Shavoneeya Curry had enough “CIL” bucks – pretend money – to purchase lunch and more at the Center for Innovative Learning at Pinecrest Wednesday.

CIL Bucks are pretend money as rewards for positive behavior, more than enough for a delivered lunch from a restaurant. Curry gave away 129 bucks and overall, the Aiken School District facility’s students donated the equivalent of $4,881.

With the help of the Aiken’s American Red Cross office, the pretend money is going to become real.

Don Cheeks, the Red Cross board chairman, said the agency will seek donations from the community as a way to help Oklahoma families and also recognize the students’ support.

“I thought it was pretty sad about Oklahoma,” Curry said. “I never went through anything like that and it’s a hurtful feeling. It feels good now that I can help be a part of this.”

Throughout the school year, the faculty has utilized the popular CIL Bucks for the students as a “catch them being good” program, said Lisa Raiford, the 2012-13 district teacher of the year. Every Wednesday, the children and teenagers could use some of their bucks to turn in for various treats and other items.

Last week, the children got a chance to reward the teachers for their good classroom instruction. The faculty members decided to donate their own CIL Bucks to shop for gifts to send to Oklahoma.

“Our students then said they would like to do that, too,” Raiford said. “They are learning empathy, learning to share with others and to give of themselves. I think that’s one of the most important lessons of life.”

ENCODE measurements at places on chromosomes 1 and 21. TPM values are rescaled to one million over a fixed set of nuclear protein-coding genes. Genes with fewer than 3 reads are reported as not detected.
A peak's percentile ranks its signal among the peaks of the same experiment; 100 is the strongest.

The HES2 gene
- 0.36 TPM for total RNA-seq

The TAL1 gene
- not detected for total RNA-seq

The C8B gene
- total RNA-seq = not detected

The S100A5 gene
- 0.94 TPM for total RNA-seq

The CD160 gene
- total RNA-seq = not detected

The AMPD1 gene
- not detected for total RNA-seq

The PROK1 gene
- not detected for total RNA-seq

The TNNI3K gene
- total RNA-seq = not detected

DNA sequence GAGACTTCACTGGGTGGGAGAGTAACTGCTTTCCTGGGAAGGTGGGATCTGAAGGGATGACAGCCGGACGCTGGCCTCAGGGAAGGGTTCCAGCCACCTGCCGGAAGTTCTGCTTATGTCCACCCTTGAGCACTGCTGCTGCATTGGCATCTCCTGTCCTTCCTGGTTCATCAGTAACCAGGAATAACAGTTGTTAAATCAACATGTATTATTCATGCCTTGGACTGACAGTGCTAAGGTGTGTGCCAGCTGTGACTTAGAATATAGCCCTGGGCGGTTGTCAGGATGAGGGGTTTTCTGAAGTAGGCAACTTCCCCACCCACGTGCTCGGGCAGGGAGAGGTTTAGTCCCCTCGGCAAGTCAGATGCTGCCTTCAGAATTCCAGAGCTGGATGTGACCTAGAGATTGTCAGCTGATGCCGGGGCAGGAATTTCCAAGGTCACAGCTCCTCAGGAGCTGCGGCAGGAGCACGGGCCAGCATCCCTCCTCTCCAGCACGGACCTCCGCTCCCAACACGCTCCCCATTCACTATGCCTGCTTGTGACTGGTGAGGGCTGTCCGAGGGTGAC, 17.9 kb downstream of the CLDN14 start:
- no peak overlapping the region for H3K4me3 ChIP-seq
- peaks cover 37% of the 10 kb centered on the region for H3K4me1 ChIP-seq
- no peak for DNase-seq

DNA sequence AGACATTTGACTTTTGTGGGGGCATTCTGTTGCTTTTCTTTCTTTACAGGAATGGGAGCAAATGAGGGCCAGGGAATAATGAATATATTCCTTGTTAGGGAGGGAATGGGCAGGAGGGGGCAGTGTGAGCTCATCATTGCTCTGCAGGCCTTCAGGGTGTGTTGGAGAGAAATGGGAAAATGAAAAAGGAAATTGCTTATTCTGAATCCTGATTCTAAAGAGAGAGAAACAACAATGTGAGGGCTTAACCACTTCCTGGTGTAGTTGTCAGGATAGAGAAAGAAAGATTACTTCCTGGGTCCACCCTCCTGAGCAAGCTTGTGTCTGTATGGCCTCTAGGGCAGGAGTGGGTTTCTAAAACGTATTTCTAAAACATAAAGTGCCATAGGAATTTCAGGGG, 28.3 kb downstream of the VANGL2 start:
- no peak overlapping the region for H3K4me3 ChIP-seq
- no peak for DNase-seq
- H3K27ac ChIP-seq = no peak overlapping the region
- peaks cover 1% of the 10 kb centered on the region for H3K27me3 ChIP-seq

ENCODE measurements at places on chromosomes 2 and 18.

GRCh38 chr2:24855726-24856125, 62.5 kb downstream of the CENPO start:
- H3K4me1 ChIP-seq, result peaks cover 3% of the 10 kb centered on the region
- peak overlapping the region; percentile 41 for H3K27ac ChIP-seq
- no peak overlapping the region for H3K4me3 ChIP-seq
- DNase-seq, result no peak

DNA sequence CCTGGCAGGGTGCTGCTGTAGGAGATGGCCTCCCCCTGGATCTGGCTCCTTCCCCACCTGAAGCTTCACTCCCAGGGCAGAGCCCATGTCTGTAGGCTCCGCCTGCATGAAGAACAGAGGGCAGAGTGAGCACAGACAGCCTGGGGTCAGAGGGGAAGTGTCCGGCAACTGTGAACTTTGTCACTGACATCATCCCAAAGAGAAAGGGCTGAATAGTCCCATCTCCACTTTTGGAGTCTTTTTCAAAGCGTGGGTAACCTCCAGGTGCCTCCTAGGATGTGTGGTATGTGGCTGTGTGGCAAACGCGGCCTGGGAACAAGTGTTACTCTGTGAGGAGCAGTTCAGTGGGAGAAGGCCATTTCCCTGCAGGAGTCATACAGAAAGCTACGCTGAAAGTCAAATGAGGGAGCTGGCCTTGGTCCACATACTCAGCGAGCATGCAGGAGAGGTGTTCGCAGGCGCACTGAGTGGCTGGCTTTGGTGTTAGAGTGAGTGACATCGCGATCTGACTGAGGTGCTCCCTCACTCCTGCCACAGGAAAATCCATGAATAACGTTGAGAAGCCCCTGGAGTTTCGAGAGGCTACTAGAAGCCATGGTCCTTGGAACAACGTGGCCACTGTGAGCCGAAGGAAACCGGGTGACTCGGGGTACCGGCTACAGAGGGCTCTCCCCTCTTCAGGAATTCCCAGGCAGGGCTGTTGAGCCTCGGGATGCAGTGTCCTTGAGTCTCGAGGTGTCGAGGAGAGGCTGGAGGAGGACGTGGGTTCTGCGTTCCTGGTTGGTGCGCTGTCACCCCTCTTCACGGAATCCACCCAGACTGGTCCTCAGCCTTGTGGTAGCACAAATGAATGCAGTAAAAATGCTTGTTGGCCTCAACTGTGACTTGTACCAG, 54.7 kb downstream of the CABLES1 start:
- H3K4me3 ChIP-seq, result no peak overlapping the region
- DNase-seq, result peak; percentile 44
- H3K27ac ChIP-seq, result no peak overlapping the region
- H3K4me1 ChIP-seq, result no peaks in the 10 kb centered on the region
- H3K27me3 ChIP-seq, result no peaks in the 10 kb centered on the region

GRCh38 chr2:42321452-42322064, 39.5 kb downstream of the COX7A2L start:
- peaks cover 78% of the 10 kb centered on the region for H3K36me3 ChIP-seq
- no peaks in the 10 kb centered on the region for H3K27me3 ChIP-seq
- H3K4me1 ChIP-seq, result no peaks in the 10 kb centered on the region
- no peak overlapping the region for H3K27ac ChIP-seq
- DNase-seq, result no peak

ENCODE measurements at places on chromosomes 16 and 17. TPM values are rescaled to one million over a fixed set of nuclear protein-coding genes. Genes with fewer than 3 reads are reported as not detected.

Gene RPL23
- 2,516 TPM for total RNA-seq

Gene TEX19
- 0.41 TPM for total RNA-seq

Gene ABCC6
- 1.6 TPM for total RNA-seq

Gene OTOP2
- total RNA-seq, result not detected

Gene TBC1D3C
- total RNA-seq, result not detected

The Red Cross responded immediately to the tornadoes, Cheeks said. The agency nationally has distributed more than 170,000 packages of tarps, trash bags, rakes and shovels. Seven volunteers from the Palmetto District – which stretches from Aiken to as far away as Myrtle Beach – left for Oklahoma.

The students’ gesture at the center “is marvelous,” said Cheeks. “Seeing these young kid sacrifice what they’re doing and helping other people is amazing. It’s what our country is grounded on. We will appeal to the community to match the (CIL) dollars. People can match them online or call or come by our Aiken office.”

Another student, Makayla Carroll described the tornadoes and their aftermath as “heartbreaking.”

“I gave some of my CIL Bucks and I sent clothes over there that I paid for,” she said. “I’m very sad about the children who are now homeless.”

The rewards program has been a real motivation for all the kids, said Ben Osborne, the Center for Innovative Learning principal. The disaster relief efforts have notched things up to a new level.

“This is a real eye-opener for me,” Osborne said, “seeing the kids so willing to give up what they have. All those who have done so hopefully have gained something from the experience.”